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switch (C# Reference)

The switch statement is a control statement that selects a switch section to execute from a list of candidates.

A switch statement includes one or more switch sections. Each switch section contains one or more case labels followed by one or more statements. The following example shows a simple switch statement that has three switch sections. Each switch section has one case label, such as case 1, and two statements.

int caseSwitch = 1;
switch (caseSwitch)
{
    case 1:
        Console.WriteLine("Case 1");
        break;
    case 2:
        Console.WriteLine("Case 2");
        break;
    default:
        Console.WriteLine("Default case");
        break;
}

Each case label specifies a constant value. The switch statement transfers control to the switch section whose case label matches the value of the switch expression (caseSwitch in the example). If no case label contains a matching value, control is transferred to the default section, if there is one. If there is no default section, no action is taken and control is transferred outside the switch statement. In the previous example, the statements in the first switch section are executed because case 1 matches the value of caseSwitch.

A switch statement can include any number of switch sections, and each section can have one or more case labels (as shown in the string case labels example below). However, no two case labels may contain the same constant value.

Execution of the statement list in the selected switch section begins with the first statement and proceeds through the statement list, typically until a jump statement, such as a break, goto case, return, or throw, is reached. At that point, control is transferred outside the switch statement or to another case label.

Unlike C++, C# does not allow execution to continue from one switch section to the next. The following code causes an error.

switch (caseSwitch)
{
    // The following switch section causes an error.
    case 1:
        Console.WriteLine("Case 1...");
        // Add a break or other jump statement here.
    case 2:
        Console.WriteLine("... and/or Case 2");
        break;
}

C# requires the end of switch sections, including the final one, to be unreachable. That is, unlike some other languages, your code may not fall through into the next switch section. Although this requirement is usually met by using a break statement, the following case is also valid, because it ensures that the end of the statement list cannot be reached.

case 4:
    while (true)
        Console.WriteLine("Endless looping. . . .");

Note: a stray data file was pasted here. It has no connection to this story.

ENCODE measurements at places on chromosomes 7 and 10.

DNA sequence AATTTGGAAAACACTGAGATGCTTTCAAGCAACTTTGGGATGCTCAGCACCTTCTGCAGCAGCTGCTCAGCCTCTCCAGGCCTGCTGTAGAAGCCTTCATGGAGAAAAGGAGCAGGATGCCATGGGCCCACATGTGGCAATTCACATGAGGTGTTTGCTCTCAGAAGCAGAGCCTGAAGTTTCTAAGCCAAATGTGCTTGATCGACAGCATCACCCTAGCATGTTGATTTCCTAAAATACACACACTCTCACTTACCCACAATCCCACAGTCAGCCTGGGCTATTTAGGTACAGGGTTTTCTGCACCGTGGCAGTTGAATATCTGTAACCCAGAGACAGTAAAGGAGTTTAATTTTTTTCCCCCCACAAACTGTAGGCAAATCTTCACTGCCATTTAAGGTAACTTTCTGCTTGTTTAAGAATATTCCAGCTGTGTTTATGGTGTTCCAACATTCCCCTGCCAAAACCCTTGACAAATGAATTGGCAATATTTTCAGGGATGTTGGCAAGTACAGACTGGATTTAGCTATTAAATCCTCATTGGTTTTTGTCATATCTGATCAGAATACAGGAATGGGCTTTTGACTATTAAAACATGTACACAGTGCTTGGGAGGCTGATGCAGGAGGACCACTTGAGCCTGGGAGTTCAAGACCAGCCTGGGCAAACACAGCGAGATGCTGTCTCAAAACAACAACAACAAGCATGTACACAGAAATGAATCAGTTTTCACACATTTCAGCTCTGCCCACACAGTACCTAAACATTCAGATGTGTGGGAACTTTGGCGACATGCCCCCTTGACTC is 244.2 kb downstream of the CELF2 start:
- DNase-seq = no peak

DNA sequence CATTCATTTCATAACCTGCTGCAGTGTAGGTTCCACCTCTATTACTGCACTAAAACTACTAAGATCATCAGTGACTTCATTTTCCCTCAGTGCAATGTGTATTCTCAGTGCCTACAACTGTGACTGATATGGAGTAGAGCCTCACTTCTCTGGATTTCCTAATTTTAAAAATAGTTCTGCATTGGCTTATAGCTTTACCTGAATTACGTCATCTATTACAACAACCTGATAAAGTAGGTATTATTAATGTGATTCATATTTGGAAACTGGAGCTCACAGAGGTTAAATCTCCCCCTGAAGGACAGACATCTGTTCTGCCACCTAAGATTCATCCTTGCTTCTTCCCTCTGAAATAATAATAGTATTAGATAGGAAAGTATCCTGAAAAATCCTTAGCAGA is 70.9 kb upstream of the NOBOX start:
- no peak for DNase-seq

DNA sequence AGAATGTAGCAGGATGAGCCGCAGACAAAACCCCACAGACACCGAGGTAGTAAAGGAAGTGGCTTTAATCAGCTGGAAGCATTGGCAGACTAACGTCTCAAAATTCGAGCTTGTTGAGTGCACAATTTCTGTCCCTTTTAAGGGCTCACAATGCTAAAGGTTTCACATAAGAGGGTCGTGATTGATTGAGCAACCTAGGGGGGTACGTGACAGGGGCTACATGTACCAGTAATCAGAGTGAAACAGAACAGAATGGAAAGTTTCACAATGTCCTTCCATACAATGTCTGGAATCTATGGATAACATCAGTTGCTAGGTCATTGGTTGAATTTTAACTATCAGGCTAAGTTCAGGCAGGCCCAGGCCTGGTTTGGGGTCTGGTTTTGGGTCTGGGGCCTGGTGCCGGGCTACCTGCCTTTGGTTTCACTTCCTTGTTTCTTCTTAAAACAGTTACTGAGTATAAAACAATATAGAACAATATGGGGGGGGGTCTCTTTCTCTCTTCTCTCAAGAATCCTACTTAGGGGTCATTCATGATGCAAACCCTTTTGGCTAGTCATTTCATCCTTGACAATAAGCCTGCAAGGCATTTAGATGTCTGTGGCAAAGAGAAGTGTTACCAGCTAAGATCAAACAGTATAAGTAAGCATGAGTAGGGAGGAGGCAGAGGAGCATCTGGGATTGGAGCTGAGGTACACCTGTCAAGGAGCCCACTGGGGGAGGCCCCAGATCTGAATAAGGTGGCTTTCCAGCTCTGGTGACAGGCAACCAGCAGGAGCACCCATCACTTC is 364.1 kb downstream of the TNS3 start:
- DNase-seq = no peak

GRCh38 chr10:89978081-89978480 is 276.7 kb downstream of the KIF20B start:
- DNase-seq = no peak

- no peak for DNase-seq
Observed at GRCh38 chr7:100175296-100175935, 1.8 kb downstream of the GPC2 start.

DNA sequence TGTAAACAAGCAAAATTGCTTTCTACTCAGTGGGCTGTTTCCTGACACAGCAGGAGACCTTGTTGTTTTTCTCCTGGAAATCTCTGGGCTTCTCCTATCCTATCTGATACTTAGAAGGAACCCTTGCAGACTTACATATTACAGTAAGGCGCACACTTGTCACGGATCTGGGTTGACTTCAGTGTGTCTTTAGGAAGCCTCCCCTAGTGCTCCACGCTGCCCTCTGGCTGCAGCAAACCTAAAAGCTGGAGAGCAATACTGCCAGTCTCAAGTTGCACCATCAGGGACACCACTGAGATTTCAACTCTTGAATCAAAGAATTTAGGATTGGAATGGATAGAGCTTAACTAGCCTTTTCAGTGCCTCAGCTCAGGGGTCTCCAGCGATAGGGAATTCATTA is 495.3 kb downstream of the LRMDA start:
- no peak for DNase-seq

The following example illustrates the requirements and capabilities of a switch statement.

class Program
{
    static void Main(string[] args)
    {
        int switchExpression = 3;
        switch (switchExpression)
        {
            // A switch section can have more than one case label. 
            case 0:
            case 1:
                Console.WriteLine("Case 0 or 1");
                // Most switch sections contain a jump statement, such as 
                // a break, goto, or return. The end of the statement list 
                // must be unreachable. 
                break;
            case 2:
                Console.WriteLine("Case 2");
                break;
                // The following line causes a warning.
                Console.WriteLine("Unreachable code");
            // 7 - 4 in the following line evaluates to 3. 
            case 7 - 4:
                Console.WriteLine("Case 3");
                break;
            // If the value of switchExpression is not 0, 1, 2, or 3, the 
            // default case is executed. 
            default:
                Console.WriteLine("Default case (optional)");
                // You cannot "fall through" any switch section, including
                // the last one. 
                break;
        }
    }
}

In the final example, the string variable, str, and string case labels control the flow of execution.

class SwitchTest
{
    static void Main()
    {
        Console.WriteLine("Coffee sizes: 1=small 2=medium 3=large");
        Console.Write("Please enter your selection: ");
        string str = Console.ReadLine();
        int cost = 0;

        // Notice the goto statements in cases 2 and 3. The base cost of 25 
        // cents is added to the additional cost for the medium and large sizes. 
        switch (str)
        {
            case "1":
            case "small":
                cost += 25;
                break;
            case "2":
            case "medium":
                cost += 25;
                goto case "1";
            case "3":
            case "large":
                cost += 50;
                goto case "1";
            default:
                Console.WriteLine("Invalid selection. Please select 1, 2, or 3.");
                break;
        }
        if (cost != 0)
        {
            Console.WriteLine("Please insert {0} cents.", cost);
        }
        Console.WriteLine("Thank you for your business.");
    }
}
/*
    Sample Input: 2

    Sample Output:
    Coffee sizes: 1=small 2=medium 3=large
    Please enter your selection: 2
    Please insert 50 cents.
    Thank you for your business.
*/

For more information, see the C# Language Specification. The language specification is the definitive source for C# syntax and usage.

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